Companions tried to understand the Messenger

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Did the companions and those succeeding them verify the reports coming to them?

The Companions did not only study the Traditions and discuss them among themselves, they also verified the meaning of what God’s Messenger related to them. Of course, none of them told lies, being in utmost fear of Divine punishment, but the reporters might have mistaken the meaning of the Tradition or missed an important point in receiving it from God’s Messenger or interpreted it wrongly. So, without thinking of any opposition to God’s Messenger in any matter, they tried to understand the true purpose of the Messenger, upon him be peace and blessings, and discussed what they received from him.

Once, a woman asked Abu Bakr, the Caliph, whether she could inherit from her grandchildren. Abu Bakr answered: ‘I have not seen a verse in the Book of God which gives you the right to inherit from your grandchildren, nor do I remember God’s Messenger having said anything on this point.’ However, Mughira ibn Shu‘ba, who was present, stood up and said: ‘God’s Messenger gave to the grandmother a sixth of the inheritance’. Abu Bakr asked Mughira if there was anybody else who had witnessed God’s Messenger having done so. When Muhammad ibn Maslama testified to it, Abu Bakr gave to the woman a sixth out of what her grandson had left.66

On hearing God’s Messenger declare, The one called to account for his deeds on the Day of Judgment by God will be ruined, ‘A’isha asked: ‘How about the Divine declaration in the Qur’an: Then they will be called to account (for their deeds) and it will be an easy act of giving account?’ The Messenger answered: It is about presentation. Everyone will give account to God for their deeds. If a man denies his evil deeds and God enumerates them to him, that man will be ruined.67

As recorded in Bukhari, ‘Umar narrates:

I heard Hisham ibn Hakim pronounce some words of the sura al-Furqan, somewhat differently from the way God’s Messenger taught me. I waited patiently until he had finished praying and then I asked him: ‘Who taught you to recite this sura in this way?’ ‘God’s Messenger did,’ he answered. I took him to the Messenger, whom I informed of the matter. The Messenger asked Hisham to recite the sura. Hisham recited and the Messenger nodded, say-ing: This is the way it was revealed to me. Then, he ordered me to recite. I recited, and again he nodded and said: Thus it was revealed. Then, he added: Surely, the Qur’an is revealed in seven different ways. Recite it in the way easiest to you.68

The attachment of the Companions to the Sunna was such that they did not show any reluctance to travel long distances to learn even a single hadith. For example, Abu Ayyub al-Ansari travelled from Madina to Egypt to ask about a hadith the exact wording of which he was not sure of. Among those who had received it from God’s Messenger only ‘Uqba ibn Amir was alive and living in Egypt. Abu Ayyub arrived in the capital city and calling on its governor, Maslama ibn Mukhallad, took a guide with him. He found ‘Uqba in a street and asked him about the hadith: Whoever covers (hides) a defect of a believer in the world, God will cover his defects in the Hereafter.69 Abu Ayyub’s memory was confirmed as exact. He took leave of ‘Uqba, saying: ‘I came just to ask about this hadith. I wouldn’t like to make my intention impure [by staying] for some other reason’.70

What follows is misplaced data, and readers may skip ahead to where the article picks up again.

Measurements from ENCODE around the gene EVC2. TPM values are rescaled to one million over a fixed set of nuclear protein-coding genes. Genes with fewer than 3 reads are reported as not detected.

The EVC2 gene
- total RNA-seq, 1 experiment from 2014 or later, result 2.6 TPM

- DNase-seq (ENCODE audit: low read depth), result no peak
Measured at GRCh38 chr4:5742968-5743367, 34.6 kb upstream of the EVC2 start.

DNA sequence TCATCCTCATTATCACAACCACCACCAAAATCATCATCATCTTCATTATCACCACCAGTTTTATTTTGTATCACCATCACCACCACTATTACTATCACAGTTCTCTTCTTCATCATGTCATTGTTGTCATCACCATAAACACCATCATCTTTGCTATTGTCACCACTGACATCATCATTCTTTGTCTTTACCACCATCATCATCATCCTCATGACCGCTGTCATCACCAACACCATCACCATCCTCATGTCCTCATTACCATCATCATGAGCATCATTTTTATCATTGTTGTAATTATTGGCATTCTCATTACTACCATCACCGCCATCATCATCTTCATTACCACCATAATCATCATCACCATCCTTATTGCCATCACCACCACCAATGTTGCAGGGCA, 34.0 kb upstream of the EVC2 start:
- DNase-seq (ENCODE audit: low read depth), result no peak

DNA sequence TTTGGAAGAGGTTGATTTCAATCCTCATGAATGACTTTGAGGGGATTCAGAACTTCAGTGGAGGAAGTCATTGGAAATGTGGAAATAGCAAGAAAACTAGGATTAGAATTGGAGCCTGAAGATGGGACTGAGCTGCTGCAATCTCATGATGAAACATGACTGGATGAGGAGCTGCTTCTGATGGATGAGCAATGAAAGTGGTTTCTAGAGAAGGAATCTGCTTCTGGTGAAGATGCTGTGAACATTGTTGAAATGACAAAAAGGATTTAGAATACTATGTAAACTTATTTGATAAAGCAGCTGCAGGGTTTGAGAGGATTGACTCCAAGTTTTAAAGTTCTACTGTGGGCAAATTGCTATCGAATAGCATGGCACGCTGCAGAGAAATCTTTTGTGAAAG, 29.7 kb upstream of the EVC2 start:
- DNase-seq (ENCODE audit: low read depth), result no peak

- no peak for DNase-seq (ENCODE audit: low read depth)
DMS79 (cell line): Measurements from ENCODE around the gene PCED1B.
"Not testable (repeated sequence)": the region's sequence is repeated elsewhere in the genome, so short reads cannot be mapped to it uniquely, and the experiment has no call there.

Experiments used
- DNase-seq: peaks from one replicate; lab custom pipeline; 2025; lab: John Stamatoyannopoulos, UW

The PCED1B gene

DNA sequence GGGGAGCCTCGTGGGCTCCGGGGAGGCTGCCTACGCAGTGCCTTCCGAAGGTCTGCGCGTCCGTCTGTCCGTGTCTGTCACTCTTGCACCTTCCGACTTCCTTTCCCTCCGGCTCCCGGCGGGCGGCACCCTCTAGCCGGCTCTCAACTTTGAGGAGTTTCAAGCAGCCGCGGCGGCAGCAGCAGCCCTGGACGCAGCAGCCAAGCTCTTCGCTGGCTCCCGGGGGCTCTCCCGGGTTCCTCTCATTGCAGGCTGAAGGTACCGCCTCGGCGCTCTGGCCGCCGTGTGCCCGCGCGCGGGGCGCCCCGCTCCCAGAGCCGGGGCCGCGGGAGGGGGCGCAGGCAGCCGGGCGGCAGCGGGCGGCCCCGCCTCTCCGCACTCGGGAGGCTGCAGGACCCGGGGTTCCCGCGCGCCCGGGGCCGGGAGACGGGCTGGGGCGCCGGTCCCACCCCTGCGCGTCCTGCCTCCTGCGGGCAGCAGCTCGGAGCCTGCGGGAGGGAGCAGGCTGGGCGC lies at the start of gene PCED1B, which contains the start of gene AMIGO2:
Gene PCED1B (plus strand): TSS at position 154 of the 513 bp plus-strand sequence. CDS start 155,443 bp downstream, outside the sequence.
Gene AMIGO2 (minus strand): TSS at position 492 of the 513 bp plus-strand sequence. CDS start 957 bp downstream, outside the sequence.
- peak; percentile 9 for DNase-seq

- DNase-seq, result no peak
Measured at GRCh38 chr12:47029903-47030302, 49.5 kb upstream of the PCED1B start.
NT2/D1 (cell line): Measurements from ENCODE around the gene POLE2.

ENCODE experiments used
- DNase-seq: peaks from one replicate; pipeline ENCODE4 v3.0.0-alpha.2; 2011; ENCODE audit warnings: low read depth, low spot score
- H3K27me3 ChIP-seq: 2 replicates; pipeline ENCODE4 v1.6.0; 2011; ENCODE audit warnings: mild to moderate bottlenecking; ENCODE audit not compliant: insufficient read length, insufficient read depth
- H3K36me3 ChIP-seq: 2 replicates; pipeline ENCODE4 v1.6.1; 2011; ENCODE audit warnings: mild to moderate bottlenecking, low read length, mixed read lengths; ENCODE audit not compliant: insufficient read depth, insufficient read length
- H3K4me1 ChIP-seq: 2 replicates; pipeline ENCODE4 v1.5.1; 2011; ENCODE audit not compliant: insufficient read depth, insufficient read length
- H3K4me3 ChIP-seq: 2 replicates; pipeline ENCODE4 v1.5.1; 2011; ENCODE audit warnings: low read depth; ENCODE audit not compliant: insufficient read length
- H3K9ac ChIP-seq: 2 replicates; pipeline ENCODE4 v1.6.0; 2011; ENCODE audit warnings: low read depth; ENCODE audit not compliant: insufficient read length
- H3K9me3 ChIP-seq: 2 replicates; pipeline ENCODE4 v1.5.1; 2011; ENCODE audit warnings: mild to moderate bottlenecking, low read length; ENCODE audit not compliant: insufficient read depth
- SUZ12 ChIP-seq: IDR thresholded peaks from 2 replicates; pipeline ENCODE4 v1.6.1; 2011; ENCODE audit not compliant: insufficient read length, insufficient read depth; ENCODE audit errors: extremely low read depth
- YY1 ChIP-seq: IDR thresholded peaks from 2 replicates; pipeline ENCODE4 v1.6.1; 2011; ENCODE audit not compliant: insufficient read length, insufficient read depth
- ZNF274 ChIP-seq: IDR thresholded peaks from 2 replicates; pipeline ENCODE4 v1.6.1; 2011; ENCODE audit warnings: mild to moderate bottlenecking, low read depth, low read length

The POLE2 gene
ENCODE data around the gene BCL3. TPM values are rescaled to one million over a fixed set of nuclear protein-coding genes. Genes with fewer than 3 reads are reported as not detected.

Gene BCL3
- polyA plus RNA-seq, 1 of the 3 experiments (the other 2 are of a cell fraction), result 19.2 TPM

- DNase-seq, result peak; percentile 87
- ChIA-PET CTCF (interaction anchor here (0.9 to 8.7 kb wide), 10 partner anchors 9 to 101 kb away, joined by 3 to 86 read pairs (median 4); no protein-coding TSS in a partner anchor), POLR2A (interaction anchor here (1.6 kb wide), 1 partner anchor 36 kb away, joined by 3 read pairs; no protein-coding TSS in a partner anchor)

Travels for the sake of learning even a single hadith

Again, as related in Bukhari, in order to receive a hadith directly from its narrator, ‘Abdullah ibn Unays, Jabir ibn ‘Abdullah traveled for a whole month. He found ‘Abdullah and said to him: ‘I have been informed that you relate a hadith which I did not hear from God’s Messenger, upon him be peace, Fearing that either of us may die before I learn it, I have come to you’. Jabir learned the hadith and returned to Madina.71

The journeys undertaken for the sake of Hadith continued in the following centuries. Sa‘id ibn al-Musayyib, Masruq ibn Ajda and others made long travels sometimes in order to learn a single hadith and sometimes even to confirm a single letter of one hadith. As related by Kathir ibn Qays, a lover of knowledge traveled from Madina to Damascus to learn a single hadith from Abu al-Darda’.72

Those who succeeded the Companions showed the same care in the narration of Traditions as the Companions had. As stated by A‘mash, they would prefer the sky to collapse on them than to add so much as a wrong vowel to a hadith.73

The verification of the blessed generation succeeding the Companions

The Ahl al-Sunna wa l-Jama‘a are all agreed upon the absolute truthfulness of the Companions. However, after internal conflicts broke out in the Muslim Umma, the scholars of the second generation, the generation succeeding the Companions, began to scrutinize whatever they heard in the name of Hadith. They inquired into the truthfulness of those who narrated a hadith. Muhammad ibn Sirin says: ‘We did not use to ask about the persons who narrated the hadith. But, after the seditions broke out, we began to ask.’74

People of weak character and ungrounded, weak faith, fabricated Traditions in order to promote their sectarian beliefs. While the Nasiba (enemies of ‘Ali, the fourth Caliph, among the Umayyads and their supporters) forged Traditions in favor of ‘Uthman and Mu‘awiya and against ‘Ali, the Rafidites (extremists in Shi‘a) did the opposite. This roused the meticulous, truth-seeking scholars to detailed and careful examination of what they heard as a hadith and of the character of those who narrated them. Abu al-‘Aliya says: ‘We were no longer content with what was reported to us from a Compan-ion. In order to receive it directly from the Companion or Companions who had narrated it and ask other Companions who knew about it, we traveled [from place to place].’75